Norway goes to the polls in 'election thriller'

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Solberg and her junior coalition partner, the right-wing populist Progress Party, have been backed during the past four years by the centrist Liberals and Christian Democrats.

"Our solutions have worked".

Jacobin's Ellen Engelstad - editor of the online journal Manifest Tidsskrift - had a chat with Marie Sneve Martinussen, the deputy leader of Rødt (the Red Party) about their strategy for the election and their analysis of the current state of affairs in Norway.

"It's a big disappointment", opposition Labour leader Jonas Gahr Stoere said, conceding defeat for his party that has been a dominant force in Norwegian politics for a century.

The victor is likely to face complex coalition negotiations as a number of Norway's smaller parties prepare to make tough demands in return for their support in the next parliament.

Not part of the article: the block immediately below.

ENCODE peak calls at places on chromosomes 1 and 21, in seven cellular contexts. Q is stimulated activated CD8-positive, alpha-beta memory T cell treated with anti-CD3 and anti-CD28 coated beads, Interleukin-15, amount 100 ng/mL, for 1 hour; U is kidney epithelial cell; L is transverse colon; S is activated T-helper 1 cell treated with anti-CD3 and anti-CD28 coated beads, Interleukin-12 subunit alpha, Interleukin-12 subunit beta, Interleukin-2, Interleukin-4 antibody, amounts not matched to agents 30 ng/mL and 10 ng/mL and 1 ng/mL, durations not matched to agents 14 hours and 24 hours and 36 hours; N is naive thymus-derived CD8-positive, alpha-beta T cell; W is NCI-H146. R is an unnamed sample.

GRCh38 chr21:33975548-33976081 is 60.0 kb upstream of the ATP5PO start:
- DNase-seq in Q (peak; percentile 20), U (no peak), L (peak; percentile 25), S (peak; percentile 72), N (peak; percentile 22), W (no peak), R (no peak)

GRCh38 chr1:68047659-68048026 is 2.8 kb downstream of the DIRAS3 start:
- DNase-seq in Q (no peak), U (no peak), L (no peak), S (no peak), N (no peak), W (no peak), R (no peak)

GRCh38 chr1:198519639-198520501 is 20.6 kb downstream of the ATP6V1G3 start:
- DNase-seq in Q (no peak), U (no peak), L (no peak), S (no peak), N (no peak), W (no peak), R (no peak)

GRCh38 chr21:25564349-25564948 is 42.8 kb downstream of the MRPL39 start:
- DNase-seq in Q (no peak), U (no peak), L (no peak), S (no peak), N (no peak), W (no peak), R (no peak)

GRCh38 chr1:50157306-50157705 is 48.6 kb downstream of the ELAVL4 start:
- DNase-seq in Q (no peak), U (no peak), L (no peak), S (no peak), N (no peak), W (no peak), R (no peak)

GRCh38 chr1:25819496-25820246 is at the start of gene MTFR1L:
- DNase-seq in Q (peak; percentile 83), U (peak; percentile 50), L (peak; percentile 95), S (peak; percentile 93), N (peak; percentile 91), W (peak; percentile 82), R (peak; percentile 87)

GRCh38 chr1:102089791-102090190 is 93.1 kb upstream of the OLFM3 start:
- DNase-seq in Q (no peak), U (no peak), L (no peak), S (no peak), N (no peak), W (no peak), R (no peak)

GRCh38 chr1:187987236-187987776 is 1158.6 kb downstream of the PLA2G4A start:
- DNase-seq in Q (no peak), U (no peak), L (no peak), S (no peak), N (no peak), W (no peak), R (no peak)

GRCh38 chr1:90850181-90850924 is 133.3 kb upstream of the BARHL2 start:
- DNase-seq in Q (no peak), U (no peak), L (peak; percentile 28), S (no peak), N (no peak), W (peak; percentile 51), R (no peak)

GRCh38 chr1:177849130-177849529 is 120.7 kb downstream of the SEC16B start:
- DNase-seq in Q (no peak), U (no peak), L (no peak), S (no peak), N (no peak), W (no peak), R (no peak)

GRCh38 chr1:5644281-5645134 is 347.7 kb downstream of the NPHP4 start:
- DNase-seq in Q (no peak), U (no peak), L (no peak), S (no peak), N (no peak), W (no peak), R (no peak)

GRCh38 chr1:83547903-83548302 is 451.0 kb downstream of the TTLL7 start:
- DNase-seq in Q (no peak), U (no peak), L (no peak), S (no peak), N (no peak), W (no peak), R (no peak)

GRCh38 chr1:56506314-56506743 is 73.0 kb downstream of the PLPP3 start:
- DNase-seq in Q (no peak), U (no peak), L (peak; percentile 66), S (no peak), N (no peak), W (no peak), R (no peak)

For many in Norway, such a development would be relief after the last four years of tax cuts for the rich and attacks on the country's still extensive labor protections.

"We'll need to communicate even more clearly with our voters on the big dividing issues, which are about economic policy, welfare policy", said Labour's economy spokeswoman, Marianne Marthinsen.

The Norwegian currency, the crown, strengthened slightly following the first projections after falling sharply earlier in the day on weaker-than-expected inflation data. But much of the turnaround followed unprecedented government spending, as Solberg tapped into Norway's oil wealth.

Unemployment, which a year ago hit a 20-year high of five per cent, has since declined to 4.3 per cent, while consumer confidence is at a 10-year high. She will go down in history as the country's first prime minister to make direct withdrawals from Norway's sovereign wealth fund, valued at nearly €84 billion.

That stance is unlikely to change now that the government has been re-elected.

Solberg told her supporters "we get four more years, because we have delivered results".

The rural Center Party, which was the election's single biggest victor with a gain of 10 seats, has called for a public inquiry into the country's relationship with the EU.

Stoere, who sometimes compares himself to French President Emmanuel Macron, took over the leadership of the Labour Party from Jens Stoltenberg, who left Norway to become NATO's secretary-general.

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